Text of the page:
We all know that the sun generates its energy from nuclear fusion in the core. The electromagnetic radiation produced slowly travels upwards, while constantly being absorbed and re-emitted by the charged ions, until it reaches the photosphere, where it can basically travel freely (because there are less charged ions), until it travels out into space and then into our eyes.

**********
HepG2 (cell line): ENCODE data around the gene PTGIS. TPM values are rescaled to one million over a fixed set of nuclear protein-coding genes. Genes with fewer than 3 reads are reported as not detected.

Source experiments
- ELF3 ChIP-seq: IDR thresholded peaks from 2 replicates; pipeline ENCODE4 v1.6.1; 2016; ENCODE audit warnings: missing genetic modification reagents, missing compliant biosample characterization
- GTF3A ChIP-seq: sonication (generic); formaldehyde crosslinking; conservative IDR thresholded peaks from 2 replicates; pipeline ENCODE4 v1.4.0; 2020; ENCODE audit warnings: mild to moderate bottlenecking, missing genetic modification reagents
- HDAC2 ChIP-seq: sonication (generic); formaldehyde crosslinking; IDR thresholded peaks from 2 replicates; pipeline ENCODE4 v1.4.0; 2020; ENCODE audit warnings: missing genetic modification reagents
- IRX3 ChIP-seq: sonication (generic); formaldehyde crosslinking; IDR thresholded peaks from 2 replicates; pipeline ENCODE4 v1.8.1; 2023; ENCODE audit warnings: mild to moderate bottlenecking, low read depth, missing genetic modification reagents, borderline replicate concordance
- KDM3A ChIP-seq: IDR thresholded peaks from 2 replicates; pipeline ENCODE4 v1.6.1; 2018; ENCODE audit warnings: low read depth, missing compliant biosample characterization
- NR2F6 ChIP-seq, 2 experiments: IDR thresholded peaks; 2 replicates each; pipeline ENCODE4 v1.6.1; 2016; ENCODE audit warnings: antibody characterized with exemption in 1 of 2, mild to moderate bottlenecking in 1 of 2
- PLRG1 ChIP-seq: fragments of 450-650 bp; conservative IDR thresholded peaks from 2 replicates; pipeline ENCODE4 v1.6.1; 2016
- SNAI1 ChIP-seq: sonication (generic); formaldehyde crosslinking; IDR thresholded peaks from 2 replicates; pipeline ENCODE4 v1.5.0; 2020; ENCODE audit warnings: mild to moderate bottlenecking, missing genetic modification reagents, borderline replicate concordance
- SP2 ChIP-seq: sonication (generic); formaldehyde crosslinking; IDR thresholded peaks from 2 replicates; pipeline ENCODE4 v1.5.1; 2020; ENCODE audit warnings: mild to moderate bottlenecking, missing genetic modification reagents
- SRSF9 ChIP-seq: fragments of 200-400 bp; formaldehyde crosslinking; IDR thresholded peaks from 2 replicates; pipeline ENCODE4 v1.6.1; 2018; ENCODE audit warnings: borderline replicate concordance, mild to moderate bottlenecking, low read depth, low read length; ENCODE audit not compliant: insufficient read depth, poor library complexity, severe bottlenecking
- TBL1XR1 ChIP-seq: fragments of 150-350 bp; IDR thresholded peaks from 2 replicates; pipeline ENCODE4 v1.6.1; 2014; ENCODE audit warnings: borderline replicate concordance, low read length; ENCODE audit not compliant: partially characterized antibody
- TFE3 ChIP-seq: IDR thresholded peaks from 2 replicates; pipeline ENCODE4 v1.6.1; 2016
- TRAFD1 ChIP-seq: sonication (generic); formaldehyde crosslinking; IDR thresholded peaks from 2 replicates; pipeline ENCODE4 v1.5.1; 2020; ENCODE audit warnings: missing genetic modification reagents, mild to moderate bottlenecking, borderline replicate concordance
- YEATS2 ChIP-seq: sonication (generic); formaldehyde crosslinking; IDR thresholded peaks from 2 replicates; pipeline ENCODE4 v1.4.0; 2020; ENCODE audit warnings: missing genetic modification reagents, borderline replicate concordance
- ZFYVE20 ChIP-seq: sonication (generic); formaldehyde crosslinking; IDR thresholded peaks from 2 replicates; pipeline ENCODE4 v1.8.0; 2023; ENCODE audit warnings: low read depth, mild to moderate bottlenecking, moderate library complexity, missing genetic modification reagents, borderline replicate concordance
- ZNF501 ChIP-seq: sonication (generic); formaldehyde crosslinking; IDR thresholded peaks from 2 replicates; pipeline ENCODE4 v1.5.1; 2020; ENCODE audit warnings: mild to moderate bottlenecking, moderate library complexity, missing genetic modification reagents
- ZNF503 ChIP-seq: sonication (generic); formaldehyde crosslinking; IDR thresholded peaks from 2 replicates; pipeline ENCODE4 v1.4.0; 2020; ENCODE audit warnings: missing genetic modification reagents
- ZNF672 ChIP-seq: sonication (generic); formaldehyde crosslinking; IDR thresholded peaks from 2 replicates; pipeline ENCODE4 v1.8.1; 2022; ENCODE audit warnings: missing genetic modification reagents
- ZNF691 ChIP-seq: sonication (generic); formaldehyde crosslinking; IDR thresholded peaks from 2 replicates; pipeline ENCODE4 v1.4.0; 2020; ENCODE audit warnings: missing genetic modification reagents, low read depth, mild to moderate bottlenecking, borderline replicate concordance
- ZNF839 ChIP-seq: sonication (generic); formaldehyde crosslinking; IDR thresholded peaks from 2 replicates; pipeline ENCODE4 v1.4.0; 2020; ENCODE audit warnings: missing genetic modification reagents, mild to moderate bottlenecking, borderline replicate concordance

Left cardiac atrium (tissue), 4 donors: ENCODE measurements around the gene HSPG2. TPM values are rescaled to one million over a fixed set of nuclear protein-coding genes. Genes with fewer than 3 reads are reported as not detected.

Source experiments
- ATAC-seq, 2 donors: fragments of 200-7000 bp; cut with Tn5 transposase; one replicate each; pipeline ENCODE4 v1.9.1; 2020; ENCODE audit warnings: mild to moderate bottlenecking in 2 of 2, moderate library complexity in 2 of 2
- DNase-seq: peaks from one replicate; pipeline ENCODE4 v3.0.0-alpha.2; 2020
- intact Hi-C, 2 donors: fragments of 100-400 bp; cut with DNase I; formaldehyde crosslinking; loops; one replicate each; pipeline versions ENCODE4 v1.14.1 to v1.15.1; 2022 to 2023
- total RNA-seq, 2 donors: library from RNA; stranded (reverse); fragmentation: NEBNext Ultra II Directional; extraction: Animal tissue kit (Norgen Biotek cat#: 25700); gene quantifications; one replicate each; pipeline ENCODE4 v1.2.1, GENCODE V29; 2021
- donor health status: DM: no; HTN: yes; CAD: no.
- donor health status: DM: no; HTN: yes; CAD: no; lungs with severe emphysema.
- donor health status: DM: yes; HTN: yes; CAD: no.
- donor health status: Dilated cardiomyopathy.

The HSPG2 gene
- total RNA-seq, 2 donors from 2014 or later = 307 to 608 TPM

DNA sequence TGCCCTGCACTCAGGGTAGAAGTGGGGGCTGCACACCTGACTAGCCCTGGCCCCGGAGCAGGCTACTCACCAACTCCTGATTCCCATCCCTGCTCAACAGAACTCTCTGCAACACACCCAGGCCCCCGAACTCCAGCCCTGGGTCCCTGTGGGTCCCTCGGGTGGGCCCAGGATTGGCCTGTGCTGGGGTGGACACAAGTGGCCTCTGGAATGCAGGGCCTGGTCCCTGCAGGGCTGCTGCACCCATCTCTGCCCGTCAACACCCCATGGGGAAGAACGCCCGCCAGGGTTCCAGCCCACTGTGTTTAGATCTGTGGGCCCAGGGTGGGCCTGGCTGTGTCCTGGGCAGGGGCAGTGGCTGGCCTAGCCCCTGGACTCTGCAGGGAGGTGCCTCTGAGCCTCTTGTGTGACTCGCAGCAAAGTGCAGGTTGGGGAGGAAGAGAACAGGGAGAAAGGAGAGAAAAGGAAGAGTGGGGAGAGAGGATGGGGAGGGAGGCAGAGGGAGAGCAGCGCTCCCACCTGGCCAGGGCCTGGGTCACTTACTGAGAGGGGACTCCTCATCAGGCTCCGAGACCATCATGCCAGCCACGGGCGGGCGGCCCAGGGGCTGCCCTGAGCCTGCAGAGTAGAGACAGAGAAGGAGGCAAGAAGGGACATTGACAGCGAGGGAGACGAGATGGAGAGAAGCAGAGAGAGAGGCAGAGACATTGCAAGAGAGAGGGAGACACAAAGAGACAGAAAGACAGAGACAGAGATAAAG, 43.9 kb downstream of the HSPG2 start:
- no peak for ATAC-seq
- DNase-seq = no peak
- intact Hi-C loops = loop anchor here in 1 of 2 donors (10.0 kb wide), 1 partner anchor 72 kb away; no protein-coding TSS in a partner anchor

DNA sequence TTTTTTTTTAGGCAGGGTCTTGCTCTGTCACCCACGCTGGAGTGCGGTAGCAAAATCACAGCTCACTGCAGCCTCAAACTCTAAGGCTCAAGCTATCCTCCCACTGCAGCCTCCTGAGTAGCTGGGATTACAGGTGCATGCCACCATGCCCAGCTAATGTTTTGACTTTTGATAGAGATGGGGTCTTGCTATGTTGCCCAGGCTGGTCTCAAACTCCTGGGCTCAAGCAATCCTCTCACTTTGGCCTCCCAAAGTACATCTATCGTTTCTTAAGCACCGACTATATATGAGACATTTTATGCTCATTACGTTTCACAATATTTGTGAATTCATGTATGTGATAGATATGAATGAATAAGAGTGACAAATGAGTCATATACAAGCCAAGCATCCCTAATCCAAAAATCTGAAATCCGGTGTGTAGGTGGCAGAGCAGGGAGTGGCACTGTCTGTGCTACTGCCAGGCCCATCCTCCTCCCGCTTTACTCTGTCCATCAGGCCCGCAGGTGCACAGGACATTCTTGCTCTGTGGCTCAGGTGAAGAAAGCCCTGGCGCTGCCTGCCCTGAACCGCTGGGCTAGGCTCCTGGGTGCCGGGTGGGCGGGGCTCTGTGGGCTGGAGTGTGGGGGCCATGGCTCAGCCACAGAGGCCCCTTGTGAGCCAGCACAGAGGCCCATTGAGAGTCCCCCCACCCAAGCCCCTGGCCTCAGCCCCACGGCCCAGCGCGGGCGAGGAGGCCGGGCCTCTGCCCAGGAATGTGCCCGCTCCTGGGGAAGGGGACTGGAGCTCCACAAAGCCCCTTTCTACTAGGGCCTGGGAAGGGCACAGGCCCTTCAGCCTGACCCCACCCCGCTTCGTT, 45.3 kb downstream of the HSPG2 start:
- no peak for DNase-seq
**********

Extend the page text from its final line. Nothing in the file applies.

But I just realized that this doesn't seem to be consistent with the exercise where we calculate the surface temperature of the sun using the Stefan-Boltzmann law. This law is a consequence of blackbody radiation theory, and so by using this law, we're now assuming that the sun's energy comes from the thermal motion of the particles in the photosphere. But as explained in the first paragraph, the energy actually comes from nuclear fusion deep in the core. I am probably stupid for not figuring out how these two explanations of the energy are consistent, but apparently I can't and I need help. Is it because the radiation from the core is absorbed by the photosphere, and then being re-emitted as blackbody radiation? Or is it because of something else?